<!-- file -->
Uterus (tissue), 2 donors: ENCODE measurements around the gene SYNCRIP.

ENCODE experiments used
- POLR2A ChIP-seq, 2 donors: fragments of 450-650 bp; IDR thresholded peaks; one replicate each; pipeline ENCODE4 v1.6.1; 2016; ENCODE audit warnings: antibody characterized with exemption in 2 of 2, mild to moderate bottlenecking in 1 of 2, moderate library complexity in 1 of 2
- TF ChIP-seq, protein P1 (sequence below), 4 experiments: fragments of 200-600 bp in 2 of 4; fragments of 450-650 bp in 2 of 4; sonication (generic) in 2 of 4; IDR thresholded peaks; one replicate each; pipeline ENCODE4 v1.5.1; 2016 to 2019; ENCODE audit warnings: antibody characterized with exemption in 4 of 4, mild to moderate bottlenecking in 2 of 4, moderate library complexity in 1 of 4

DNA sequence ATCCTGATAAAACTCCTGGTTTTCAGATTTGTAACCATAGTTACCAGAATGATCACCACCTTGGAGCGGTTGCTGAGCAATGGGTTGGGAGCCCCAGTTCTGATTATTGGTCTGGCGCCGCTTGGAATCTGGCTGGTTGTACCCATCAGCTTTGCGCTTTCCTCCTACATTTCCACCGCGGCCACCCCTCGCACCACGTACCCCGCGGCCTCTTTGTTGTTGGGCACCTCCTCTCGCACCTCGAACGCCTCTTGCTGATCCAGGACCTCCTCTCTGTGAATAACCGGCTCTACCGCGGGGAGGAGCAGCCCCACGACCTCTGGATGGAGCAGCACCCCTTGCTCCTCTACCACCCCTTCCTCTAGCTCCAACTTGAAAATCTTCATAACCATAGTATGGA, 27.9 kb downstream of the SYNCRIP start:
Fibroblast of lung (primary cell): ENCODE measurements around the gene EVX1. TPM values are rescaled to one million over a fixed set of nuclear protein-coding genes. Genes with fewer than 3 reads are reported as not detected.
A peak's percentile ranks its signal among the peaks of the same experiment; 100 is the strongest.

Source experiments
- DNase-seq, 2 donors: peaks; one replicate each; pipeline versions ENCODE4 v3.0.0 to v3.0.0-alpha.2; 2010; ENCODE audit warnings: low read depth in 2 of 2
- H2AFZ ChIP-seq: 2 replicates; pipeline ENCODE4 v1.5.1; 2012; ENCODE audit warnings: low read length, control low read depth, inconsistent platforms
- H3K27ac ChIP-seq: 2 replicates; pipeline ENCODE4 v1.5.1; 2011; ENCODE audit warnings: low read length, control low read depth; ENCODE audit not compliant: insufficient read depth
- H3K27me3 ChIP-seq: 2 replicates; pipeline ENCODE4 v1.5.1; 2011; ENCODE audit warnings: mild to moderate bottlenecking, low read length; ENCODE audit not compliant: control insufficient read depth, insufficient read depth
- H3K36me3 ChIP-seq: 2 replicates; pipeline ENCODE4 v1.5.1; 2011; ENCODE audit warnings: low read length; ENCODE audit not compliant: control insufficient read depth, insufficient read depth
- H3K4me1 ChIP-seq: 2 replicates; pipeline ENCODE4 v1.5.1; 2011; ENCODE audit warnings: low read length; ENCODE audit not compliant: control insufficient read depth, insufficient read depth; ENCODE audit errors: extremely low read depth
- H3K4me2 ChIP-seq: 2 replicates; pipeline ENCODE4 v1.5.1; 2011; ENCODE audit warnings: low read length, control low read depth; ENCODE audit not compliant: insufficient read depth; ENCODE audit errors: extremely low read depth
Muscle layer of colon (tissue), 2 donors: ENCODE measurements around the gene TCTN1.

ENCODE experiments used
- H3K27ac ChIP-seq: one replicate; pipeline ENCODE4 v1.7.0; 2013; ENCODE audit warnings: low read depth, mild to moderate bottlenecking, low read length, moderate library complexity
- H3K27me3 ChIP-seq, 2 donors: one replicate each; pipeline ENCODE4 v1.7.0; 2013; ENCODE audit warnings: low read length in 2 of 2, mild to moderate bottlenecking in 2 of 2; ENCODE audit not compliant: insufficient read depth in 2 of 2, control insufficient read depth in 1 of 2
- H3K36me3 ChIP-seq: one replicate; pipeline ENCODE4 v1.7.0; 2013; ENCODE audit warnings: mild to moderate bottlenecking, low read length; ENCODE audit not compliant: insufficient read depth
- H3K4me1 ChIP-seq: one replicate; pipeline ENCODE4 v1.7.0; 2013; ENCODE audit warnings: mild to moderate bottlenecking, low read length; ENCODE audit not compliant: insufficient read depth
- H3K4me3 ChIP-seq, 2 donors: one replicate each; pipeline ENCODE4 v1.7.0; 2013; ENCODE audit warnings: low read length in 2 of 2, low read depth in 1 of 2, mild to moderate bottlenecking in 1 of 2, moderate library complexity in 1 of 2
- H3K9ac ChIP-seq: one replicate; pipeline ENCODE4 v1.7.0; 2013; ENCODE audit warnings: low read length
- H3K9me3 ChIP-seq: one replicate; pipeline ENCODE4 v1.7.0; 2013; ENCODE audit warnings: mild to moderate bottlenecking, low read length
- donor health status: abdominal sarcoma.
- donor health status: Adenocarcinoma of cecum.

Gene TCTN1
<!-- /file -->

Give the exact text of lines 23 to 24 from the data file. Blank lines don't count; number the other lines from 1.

- H3K9ac ChIP-seq: one replicate; pipeline ENCODE4 v1.7.0; 2013; ENCODE audit warnings: low read length
- H3K9me3 ChIP-seq: one replicate; pipeline ENCODE4 v1.7.0; 2013; ENCODE audit warnings: mild to moderate bottlenecking, low read length